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DRPS : Course Catalogue : School of Law : Law

Undergraduate Course: The Origins of Modern Commerce (LAWS10181)

Course Outline
SchoolSchool of Law CollegeCollege of Arts, Humanities and Social Sciences
Credit level (Normal year taken)SCQF Level 10 (Year 3 Undergraduate) AvailabilityAvailable to all students
SCQF Credits20 ECTS Credits10
SummaryThe course provides an introduction to the main aspects of commerce during the early modern period. It surveys the main changes in the financial and economic structure of trade and the relevant legal instruments. The course will devote special attention to the development of the Netherlands and of Dutch commerce, so to understand the evolution from medieval to modern trade and the development of British commerce, which in many aspects followed the Dutch. Banking, corporations, insurance, negotiable instruments and public debt will be studied following their historical evolution and within the broader political, economic and institutional context.
Course description The course will trace the main developments of commerce within the historical, social and economic framework of the early modern period. Specific attention will be devoted to the Netherlands.
Entry Requirements (not applicable to Visiting Students)
Pre-requisites Co-requisites
Prohibited Combinations Other requirements None
Information for Visiting Students
Pre-requisitesThis course is only open to visiting students coming through a direct exchange with the School of Law (including Erasmus students on a Law-specific Exchange). Exchange students outside of Law and independent study abroad students are not eligible to enrol in this course, with no exceptions.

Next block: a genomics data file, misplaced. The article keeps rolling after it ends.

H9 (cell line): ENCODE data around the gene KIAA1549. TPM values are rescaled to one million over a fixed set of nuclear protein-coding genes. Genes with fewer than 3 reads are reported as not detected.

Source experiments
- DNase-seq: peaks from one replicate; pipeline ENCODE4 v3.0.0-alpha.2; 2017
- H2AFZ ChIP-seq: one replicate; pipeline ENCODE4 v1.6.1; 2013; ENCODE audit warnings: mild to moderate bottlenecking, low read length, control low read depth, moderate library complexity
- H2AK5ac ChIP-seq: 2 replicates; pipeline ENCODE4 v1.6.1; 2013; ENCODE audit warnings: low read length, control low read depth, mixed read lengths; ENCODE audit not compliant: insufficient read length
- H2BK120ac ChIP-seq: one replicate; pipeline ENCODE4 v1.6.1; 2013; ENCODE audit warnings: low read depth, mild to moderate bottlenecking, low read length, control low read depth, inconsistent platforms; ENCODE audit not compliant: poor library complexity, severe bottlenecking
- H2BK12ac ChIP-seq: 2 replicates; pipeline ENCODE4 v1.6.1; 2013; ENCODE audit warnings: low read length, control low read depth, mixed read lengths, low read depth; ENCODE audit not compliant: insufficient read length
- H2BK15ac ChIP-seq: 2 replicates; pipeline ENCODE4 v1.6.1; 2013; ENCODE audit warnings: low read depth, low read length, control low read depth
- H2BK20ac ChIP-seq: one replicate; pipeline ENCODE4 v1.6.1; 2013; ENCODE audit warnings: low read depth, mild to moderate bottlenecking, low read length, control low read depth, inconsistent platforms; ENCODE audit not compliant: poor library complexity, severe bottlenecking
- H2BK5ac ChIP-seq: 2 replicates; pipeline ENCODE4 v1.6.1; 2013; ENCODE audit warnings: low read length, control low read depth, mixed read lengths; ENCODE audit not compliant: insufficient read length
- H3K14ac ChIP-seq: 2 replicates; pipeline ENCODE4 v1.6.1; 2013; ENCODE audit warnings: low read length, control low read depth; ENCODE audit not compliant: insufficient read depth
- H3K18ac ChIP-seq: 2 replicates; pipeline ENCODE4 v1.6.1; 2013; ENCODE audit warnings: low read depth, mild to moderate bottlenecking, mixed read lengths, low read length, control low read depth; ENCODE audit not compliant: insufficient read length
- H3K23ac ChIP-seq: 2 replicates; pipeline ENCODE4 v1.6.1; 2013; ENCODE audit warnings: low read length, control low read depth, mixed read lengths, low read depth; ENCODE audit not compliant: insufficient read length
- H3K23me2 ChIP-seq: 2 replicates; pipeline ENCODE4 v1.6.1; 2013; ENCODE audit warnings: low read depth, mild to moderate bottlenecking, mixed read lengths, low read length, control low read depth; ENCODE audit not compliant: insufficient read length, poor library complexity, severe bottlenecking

**Please note that 3rd year Law courses are high-demand, meaning that they have a very high number of students wishing to enrol in a very limited number of spaces.**
Priority will be given to students studying on exchange within the Law department, and it is highly unlikely that there will be additional spaces for general exchange students & independent study abroad students to enrol; we will look into this on a case-by-case basis in September/January. Visiting students are advised to bear in mind that enrolment in specific courses can never be guaranteed, and you may need to be flexible in finding alternatives in case your preferred courses have no available space.

These enrolments are managed strictly by the Visiting Student Office, in line with the quotas allocated by the department, and all enquiries to enrol in these courses must be made through the CAHSS Visiting Student Office. It is not appropriate for students to contact the department directly to request additional spaces.
High Demand Course? Yes
Course Delivery Information
Not being delivered
Learning Outcomes
On completion of this course, the student will be able to:
  1. Knowledge and Sources of Law: Demonstrate and/or work with: - Knowledge that covers and integrates most of the principal areas, features, boundaries, terminology and conventions of a subject discipline. - A critical understanding of the principal theories, concepts and principles. - Detailed knowledge and understanding in one or more specialisms some of which is informed by or at the forefront of a subject/discipline. - Knowledge and understanding of the ways in which the subject/discipline is developed, including a range of established techniques of enquiry or research methodologies.
  2. Subject-specific Skills: Critically identify, define, conceptualise, and analyse complex/professional level problems and issues. Offer professional level insights, interpretations and solutions to problems and issues. Critically review and consolidate knowledge, skills, practices and thinking in a subject/discipline.
  3. General Transferable Intellectual Skills: Demonstrate some originality and creativity in dealing with professional level issues. Make judgments where data/information is limited or comes from a range of sources.
  4. Key Personal Skills: Knowledge and understanding as well as the practice of it, transferable cognitive skills, communication and ICT skills, autonomy, accountability and the ability to work with others.
  5. Subject-specific Legal and Ethical Values: An appreciation of the value of history in recreating the past and influencing the present.
Reading List
Additional Information
Graduate Attributes and Skills Not entered
KeywordsThe Origins of Mod Commerce
Course organiserDr Guido Rossi
Tel: (0131 6)50 2052
Course secretary
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